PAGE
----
Brambila, J. A. “Forced Silence: Determinants of Journalist Killings in Mexico’s States, 2010–2015.” Journal of Information Policy 7 (2017): 297-326. doi:10.5325/jinfopoli.7.2017.0297.

J. A. Brambila documents and provides statical data about the country of Mexico and the mass killings of journalist throughout the country. For the author’s first main point he specifies the relationship of journalist their risk of being murdered and how violence in a society affects that. Brambila suggests that journalists are at greatest risk of death in states with higher levels of violent deaths per population like Chihuahua, Guerrero, and Sinaloa. Brambila comes to the conclusion that the killings are related to criminal activity such as the drug cartels. Journalists trying to expose the secrets of the drug traffickers. The killings also tie into political violence as the journalist tries to undercover corrupt government officials and police officers. The risk of a journalist being killed increases depending in the state the journalist is located in. States with a higher number of human rights violations tend to have more murders of journalist that are trying to expose those human right violations. 

 J. A. Brambila holds a bachelors in communication from the Panamerican University and a masters in political science from El Colegio de México. From 2012 to 2013 he taught political science at the Monterrey Institute of Technology and Higher Education. In 2012 he created a team to research the political communication during the federal elections in Mexico. With the author’s dense background of Mexican politics, it is clear why Brambila uses so much statistical data and charts throughout the journal. For a reader, this journal will provide them with great information about why more killings occur more in certain states in Mexico than others. While reading the data can be quite dense there is so much that a reader can see the correlations between the sets of data. It all ties together the mass murder of journalists, high levels of social violence, violations of human rights, and low democratic development.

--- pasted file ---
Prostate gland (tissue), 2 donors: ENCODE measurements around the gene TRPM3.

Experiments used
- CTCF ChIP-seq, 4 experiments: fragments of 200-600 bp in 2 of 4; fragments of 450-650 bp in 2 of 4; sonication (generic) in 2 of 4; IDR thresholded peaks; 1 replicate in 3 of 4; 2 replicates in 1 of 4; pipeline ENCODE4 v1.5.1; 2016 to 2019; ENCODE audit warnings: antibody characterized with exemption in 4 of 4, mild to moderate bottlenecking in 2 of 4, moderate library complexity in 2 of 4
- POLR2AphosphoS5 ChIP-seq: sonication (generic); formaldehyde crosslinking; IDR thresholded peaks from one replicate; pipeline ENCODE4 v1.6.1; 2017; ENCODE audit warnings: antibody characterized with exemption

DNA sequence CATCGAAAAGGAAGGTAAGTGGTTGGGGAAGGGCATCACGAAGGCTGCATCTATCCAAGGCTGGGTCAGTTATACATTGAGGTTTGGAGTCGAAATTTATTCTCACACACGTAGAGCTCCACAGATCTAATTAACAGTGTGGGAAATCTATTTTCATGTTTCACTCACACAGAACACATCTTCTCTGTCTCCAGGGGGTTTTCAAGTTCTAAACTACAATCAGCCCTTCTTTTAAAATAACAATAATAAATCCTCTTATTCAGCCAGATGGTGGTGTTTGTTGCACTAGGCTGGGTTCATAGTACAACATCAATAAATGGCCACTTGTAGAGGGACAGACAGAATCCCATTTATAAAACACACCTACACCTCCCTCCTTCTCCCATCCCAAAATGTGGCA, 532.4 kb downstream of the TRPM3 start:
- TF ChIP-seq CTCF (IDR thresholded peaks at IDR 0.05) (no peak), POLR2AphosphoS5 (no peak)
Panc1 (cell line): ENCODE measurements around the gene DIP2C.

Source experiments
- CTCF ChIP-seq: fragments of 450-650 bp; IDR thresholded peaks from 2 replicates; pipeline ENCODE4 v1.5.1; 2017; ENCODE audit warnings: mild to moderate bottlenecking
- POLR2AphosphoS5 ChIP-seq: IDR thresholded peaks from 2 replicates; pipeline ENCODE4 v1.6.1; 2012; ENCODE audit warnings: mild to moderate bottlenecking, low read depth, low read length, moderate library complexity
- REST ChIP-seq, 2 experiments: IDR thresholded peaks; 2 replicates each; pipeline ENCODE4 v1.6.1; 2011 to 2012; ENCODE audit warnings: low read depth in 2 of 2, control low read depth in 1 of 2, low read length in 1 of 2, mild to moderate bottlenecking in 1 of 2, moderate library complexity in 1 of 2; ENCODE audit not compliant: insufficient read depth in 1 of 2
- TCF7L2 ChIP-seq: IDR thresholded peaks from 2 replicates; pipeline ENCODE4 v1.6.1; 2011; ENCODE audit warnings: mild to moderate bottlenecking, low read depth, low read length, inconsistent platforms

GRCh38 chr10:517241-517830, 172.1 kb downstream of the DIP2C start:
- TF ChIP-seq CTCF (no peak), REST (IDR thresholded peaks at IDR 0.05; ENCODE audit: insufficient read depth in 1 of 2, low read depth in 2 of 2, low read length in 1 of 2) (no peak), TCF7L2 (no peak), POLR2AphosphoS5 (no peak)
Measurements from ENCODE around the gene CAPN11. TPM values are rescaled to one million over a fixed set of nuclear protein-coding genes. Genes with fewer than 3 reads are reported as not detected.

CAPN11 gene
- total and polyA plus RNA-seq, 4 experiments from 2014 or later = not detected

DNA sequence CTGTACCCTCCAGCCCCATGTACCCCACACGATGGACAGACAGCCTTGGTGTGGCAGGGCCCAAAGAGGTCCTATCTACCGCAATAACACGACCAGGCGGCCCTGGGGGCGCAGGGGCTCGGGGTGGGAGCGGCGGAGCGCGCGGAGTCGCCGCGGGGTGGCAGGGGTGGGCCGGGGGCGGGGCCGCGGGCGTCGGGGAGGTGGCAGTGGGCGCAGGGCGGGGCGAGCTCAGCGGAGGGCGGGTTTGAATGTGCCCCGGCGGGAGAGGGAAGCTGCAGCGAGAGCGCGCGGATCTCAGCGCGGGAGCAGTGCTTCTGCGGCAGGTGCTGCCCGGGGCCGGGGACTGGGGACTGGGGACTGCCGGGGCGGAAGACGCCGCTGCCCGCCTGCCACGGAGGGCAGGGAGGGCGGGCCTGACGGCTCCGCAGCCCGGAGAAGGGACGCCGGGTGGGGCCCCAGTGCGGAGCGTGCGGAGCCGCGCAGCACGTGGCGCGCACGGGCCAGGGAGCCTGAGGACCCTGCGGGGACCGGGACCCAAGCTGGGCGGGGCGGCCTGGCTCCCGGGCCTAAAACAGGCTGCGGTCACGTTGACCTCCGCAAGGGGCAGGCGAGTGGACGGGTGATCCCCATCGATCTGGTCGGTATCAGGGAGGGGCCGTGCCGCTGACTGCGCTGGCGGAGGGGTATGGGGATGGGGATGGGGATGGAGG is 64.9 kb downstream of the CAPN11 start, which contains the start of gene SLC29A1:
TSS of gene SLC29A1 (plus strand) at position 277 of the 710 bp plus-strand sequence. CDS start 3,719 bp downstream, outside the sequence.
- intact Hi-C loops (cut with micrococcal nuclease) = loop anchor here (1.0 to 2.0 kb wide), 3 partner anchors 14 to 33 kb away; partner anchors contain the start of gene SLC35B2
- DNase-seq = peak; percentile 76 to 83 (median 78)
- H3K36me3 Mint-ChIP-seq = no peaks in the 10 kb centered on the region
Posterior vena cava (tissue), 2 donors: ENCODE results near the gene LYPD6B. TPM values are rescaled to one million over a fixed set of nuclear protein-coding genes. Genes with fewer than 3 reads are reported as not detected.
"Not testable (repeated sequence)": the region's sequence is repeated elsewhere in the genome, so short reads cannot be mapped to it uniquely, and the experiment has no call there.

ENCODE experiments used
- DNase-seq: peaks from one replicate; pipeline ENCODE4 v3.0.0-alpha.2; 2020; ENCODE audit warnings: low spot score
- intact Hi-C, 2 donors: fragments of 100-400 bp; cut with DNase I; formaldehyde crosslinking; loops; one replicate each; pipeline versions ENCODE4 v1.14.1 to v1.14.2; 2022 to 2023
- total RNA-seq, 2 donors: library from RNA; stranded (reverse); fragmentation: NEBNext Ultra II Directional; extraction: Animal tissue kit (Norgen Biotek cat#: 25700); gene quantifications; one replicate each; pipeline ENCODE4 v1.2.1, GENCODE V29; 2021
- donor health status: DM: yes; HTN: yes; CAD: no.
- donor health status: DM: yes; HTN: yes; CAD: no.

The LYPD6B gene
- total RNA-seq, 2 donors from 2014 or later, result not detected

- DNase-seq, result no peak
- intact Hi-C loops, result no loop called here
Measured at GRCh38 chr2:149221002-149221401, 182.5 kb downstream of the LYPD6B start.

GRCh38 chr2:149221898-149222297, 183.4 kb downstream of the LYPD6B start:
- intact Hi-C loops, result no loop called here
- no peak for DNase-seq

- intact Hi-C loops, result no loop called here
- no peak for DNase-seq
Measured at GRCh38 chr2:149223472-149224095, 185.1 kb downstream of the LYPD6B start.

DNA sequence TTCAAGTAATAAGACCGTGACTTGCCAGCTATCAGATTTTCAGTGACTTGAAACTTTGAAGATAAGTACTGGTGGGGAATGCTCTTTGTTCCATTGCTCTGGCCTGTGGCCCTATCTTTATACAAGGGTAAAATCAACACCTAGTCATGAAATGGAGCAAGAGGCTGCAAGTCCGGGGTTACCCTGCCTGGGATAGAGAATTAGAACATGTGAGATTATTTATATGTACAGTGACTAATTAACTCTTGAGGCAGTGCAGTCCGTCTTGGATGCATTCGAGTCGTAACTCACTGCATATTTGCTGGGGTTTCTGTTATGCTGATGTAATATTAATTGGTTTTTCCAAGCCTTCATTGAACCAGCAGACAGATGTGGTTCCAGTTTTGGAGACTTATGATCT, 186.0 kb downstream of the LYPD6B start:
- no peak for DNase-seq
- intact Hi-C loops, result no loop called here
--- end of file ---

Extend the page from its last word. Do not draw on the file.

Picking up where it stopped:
For my own research this journal provides an excellent source of hard data provided by the charts and graphs. I am interested in how political structures and criminal activities go hand in hand leading to the killings of the journalist. Mexico may be a democratic country now but it is known to have corrupt politicians that make shady deals in order to gain power. Brambila provides six hypotheses in his journal to make sense of the killings that have happened in Mexico. From his hypothesis and research, I can come up with my own hypothesis and reasons why these types of killings occur. It has to do with the criminal activity, political structure, economy and overall its people. Are the Mexican people truly happy in their own country? Do they feel safe in their own home? The journal will provide me a launching point into answering these questions to create a more concise thesis. 

Image: The image attach represents the killings happening in Mexico. The gunman lurking in the shadows waiting for his victim (journalist) to appear. It is clear from the journal that the police do not know who are ordering the hits on the journalists. This why I found this image suiting as only the shadow of the gunman can be seen. 

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